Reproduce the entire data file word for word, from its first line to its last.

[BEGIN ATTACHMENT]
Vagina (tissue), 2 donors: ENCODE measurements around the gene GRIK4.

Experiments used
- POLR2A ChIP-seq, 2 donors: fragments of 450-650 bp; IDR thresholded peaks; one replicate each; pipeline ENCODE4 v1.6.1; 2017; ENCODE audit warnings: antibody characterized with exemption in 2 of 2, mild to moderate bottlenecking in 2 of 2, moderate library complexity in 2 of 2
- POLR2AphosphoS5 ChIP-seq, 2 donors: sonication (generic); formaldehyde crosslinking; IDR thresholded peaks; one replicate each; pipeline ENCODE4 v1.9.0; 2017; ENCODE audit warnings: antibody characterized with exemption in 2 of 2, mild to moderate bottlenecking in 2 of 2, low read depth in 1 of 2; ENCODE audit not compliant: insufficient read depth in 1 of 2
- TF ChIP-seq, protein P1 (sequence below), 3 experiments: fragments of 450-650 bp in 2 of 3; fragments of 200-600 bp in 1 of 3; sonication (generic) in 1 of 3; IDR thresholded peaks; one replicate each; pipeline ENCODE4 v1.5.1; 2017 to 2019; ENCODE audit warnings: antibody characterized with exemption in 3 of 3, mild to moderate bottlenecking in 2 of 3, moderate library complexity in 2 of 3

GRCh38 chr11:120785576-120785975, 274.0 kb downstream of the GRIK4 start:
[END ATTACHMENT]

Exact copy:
Vagina (tissue), 2 donors: ENCODE measurements around the gene GRIK4.

Experiments used
- POLR2A ChIP-seq, 2 donors: fragments of 450-650 bp; IDR thresholded peaks; one replicate each; pipeline ENCODE4 v1.6.1; 2017; ENCODE audit warnings: antibody characterized with exemption in 2 of 2, mild to moderate bottlenecking in 2 of 2, moderate library complexity in 2 of 2
- POLR2AphosphoS5 ChIP-seq, 2 donors: sonication (generic); formaldehyde crosslinking; IDR thresholded peaks; one replicate each; pipeline ENCODE4 v1.9.0; 2017; ENCODE audit warnings: antibody characterized with exemption in 2 of 2, mild to moderate bottlenecking in 2 of 2, low read depth in 1 of 2; ENCODE audit not compliant: insufficient read depth in 1 of 2
- TF ChIP-seq, protein P1 (sequence below), 3 experiments: fragments of 450-650 bp in 2 of 3; fragments of 200-600 bp in 1 of 3; sonication (generic) in 1 of 3; IDR thresholded peaks; one replicate each; pipeline ENCODE4 v1.5.1; 2017 to 2019; ENCODE audit warnings: antibody characterized with exemption in 3 of 3, mild to moderate bottlenecking in 2 of 3, moderate library complexity in 2 of 3

GRCh38 chr11:120785576-120785975, 274.0 kb downstream of the GRIK4 start: